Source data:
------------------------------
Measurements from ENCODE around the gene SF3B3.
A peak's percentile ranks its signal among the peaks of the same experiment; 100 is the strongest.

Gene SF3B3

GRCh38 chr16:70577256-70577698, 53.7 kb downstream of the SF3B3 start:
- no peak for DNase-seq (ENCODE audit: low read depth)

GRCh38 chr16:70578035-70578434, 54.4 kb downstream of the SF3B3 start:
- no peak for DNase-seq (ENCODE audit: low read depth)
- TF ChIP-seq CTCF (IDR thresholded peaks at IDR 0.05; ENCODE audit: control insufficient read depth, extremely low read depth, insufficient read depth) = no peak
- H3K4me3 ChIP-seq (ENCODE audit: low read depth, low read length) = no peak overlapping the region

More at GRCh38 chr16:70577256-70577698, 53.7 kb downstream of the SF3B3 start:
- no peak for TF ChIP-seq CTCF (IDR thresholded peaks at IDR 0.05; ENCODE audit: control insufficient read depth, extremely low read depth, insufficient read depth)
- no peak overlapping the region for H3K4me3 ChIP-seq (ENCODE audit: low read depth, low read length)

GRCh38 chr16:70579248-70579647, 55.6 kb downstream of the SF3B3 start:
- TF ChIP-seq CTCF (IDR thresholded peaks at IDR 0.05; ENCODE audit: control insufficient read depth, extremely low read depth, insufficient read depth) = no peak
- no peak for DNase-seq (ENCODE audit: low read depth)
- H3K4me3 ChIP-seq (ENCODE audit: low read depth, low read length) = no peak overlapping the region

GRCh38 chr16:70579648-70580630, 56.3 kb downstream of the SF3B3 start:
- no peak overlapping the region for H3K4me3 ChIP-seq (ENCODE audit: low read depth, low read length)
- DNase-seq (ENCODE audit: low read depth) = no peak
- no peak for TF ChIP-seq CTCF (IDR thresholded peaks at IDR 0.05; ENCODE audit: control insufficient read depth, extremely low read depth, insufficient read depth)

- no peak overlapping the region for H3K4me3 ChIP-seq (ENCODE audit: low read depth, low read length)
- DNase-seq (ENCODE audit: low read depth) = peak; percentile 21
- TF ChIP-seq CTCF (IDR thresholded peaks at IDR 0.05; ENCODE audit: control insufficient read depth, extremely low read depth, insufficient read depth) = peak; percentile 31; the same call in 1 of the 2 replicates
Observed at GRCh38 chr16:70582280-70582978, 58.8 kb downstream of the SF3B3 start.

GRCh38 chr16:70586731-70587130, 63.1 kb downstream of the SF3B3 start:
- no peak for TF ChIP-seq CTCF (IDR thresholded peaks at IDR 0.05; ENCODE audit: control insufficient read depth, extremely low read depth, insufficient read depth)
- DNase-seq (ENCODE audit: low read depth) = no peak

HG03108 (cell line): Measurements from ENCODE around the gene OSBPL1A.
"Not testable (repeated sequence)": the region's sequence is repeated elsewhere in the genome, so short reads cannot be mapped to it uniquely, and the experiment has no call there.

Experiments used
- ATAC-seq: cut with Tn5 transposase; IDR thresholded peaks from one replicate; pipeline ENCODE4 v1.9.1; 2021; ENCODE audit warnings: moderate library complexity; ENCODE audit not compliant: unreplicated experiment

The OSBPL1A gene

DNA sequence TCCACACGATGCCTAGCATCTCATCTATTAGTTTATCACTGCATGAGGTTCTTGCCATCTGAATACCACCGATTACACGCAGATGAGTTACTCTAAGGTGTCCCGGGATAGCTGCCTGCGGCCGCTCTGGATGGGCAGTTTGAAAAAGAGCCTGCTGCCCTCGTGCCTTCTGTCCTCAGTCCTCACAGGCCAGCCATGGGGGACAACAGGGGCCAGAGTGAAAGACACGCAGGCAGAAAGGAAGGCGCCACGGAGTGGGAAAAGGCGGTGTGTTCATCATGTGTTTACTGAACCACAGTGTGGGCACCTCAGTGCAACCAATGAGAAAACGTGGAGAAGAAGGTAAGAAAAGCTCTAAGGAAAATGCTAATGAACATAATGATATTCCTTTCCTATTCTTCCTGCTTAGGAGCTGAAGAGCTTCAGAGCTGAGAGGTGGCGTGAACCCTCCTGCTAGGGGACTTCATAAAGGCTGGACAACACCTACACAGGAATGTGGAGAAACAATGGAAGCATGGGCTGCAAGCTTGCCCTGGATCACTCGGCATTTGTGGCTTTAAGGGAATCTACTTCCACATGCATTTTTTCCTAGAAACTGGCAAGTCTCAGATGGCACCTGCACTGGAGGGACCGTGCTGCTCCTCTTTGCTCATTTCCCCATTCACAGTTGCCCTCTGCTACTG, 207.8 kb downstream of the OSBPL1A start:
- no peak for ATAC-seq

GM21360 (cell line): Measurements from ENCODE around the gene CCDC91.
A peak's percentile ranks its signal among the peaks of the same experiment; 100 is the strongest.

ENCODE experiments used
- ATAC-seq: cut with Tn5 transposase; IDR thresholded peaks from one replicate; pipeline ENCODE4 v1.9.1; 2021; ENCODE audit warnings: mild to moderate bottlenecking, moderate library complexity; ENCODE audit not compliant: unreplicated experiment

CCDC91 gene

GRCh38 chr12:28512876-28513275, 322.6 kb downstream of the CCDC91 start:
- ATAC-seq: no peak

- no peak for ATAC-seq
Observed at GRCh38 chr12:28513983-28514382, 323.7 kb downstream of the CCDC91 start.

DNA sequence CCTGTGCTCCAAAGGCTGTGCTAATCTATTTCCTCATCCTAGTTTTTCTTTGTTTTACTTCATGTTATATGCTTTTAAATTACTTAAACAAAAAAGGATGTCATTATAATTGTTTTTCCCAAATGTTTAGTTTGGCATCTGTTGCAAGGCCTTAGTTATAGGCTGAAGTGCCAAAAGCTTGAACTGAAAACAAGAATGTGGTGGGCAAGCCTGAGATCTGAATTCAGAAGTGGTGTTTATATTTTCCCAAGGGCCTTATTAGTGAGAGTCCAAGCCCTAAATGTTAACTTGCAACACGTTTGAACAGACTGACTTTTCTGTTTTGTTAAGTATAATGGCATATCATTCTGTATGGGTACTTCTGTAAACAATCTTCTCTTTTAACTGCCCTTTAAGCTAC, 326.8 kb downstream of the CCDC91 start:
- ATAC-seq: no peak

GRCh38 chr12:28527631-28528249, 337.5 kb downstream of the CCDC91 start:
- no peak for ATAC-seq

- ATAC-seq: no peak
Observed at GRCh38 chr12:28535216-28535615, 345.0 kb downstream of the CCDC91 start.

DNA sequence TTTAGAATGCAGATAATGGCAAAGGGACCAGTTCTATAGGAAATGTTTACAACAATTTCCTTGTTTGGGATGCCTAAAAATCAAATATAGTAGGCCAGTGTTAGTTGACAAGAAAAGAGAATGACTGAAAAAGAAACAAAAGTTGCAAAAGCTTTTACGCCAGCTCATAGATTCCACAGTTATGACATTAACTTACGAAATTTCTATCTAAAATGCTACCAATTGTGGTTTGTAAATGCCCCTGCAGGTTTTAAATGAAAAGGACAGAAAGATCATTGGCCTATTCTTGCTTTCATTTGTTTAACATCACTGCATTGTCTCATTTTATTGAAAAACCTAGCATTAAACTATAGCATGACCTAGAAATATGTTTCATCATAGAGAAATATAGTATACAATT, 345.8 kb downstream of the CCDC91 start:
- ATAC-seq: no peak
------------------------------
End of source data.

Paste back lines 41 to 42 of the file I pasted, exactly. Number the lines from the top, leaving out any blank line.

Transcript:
- ATAC-seq: no peak

- no peak for ATAC-seq